An Autism Connection

Saturday, July 12, 2014

Special Education Blog Hop

It's been awhile since I have blogged. I needed a mental health break, so I have taken one, and it's been great. I am currently in the great state of Colorado, enjoying the sunshine and great company of friends. I came for the NEA annual convention as a delegate, which was a marvelous experience. Afterwards, I met with old friends. So, I will be away from blogging for the next few weeks and will start again in August. But I am still reading blogs and wanted to participate in this blog hop. Unfortunately, I tried to do it by phone, and that wasn't working too well, so I am delayed in posting after I shared my link. However, I have brief access to a computer, and thought I would try to finish up.

You can find the other link-ups at the Tales of a Carolina Girl.

I wasn't able to add the template so I am just going to add my info below.

1. Name: Jannike (pronounced Ya-ni-ka and rhymes with Hanukkah). I'm originally from Norway.

2. Job title: Special Education Teacher, Autism Self-Contained; Co-Chair Special Education Dept.

3. Grades: 6-8

4. Number of years teaching: 12 years total. 1 year as a high school Autism teacher; 5 years as a life skills middle school teacher; 5 years as a self-contained resource teacher-middle school; 1 year  in my current position. Prior to that I was a Paraprofessional for 3 years in a life skills high school program/transition program; prior to that I was a Nurse.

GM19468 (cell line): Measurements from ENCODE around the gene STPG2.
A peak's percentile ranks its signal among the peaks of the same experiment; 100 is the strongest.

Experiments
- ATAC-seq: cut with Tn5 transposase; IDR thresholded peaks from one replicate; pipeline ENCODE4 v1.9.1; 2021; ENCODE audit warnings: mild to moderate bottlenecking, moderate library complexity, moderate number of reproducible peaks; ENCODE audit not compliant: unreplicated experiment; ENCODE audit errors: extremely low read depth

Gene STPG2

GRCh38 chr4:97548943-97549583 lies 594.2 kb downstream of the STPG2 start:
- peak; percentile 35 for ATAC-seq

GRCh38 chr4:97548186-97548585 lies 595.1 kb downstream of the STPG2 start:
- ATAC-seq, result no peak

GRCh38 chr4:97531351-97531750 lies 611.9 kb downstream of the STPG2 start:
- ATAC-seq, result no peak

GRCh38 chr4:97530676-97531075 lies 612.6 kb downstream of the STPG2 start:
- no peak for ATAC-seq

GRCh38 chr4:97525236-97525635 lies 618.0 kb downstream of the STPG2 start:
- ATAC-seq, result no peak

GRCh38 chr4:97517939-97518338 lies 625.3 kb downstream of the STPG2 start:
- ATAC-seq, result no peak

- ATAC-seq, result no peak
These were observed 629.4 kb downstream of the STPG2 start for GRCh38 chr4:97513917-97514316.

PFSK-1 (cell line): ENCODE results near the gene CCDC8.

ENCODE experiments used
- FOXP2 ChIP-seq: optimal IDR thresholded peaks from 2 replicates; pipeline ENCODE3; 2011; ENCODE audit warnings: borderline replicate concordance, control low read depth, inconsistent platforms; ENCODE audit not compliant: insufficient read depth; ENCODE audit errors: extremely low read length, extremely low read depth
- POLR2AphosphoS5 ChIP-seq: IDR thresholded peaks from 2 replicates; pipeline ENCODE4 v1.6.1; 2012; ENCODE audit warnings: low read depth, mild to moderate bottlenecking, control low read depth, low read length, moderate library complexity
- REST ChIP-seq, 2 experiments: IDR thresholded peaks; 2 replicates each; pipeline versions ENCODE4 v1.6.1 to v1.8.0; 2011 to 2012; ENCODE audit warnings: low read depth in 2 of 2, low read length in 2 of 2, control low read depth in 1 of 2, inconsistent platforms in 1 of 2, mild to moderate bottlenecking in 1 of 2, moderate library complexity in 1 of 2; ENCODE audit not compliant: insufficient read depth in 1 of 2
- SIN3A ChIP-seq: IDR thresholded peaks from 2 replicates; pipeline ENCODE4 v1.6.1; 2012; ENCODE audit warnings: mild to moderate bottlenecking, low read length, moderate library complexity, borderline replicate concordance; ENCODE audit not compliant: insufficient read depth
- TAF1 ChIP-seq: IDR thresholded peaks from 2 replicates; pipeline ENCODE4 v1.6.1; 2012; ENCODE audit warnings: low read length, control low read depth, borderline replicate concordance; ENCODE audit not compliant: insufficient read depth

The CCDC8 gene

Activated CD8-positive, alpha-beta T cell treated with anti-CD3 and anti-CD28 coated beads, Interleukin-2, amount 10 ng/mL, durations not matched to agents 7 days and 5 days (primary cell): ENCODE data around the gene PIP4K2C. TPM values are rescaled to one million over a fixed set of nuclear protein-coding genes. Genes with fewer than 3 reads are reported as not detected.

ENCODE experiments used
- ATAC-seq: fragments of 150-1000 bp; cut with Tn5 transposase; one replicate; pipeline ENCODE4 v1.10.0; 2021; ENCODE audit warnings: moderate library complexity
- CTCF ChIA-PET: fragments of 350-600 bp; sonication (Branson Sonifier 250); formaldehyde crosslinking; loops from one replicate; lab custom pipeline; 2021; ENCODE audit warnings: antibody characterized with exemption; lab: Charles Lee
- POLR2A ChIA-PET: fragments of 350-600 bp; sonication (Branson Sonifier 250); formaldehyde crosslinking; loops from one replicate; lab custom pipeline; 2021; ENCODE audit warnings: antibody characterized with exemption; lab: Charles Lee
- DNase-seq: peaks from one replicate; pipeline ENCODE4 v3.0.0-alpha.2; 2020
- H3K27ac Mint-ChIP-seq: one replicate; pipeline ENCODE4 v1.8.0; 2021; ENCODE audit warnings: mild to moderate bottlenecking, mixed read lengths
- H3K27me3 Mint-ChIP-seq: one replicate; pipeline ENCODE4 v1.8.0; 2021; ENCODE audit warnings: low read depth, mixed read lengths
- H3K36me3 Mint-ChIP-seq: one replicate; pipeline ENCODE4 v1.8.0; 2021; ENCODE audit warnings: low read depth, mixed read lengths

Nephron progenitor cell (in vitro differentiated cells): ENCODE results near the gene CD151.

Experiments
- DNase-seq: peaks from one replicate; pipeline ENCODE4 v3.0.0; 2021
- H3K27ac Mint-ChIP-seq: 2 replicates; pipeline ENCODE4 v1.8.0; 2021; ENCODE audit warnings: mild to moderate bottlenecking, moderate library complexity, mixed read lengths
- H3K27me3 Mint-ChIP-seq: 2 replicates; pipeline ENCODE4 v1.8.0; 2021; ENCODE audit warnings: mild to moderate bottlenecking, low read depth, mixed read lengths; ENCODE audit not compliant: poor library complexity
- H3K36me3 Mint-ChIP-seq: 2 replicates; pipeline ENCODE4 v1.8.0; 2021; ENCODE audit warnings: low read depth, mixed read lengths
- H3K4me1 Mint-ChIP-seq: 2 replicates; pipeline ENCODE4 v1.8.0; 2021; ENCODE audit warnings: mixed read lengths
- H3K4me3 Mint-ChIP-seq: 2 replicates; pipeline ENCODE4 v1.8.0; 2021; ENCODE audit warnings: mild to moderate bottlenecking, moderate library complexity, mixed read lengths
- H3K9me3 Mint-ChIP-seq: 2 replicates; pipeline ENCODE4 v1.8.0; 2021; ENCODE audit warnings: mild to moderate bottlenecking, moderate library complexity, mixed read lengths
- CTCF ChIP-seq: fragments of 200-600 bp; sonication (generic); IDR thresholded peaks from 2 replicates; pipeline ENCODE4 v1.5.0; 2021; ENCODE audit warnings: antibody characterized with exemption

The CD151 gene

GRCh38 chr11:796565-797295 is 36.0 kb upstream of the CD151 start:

5. Advice: I quite simply could not do my job without the support of the paraprofessionals in my program. When I first started, I tried to be friends with my Paras, since I had been one myself, which made it difficult when I had to give them direction they didn't agree with, or when conflict arose. This is different than being friendly. It took some time for me to see this difference, but I finally did. We might be the same age, or have lots of different or even more, experiences, but we have different roles. So  I  had to establish boundaries. One way to do this is to be very clear at the beginning of the school year what our individual roles are, and what my expectations are for the education of the students we all work with but that I am ultimately responsible for. I have written a very detailed Handbook that outlines all my expectations, our individual roles each day, and with specific students, as well as some educational info regarding Autism and other disabilities. I go over this prior to the school year so that we are all on the same page and I can answer any questions. I also do this with new Paras. I have shared this handbook with my administrators so that they know what is happening in my program. But I also listen to my Paraprofessionals and we plan many activities together. They run stations in my classroom depending on interest and need, and assist me in carrying out the IEP goals and objectives. I never forget that we are a team and I respect what they do, and show it.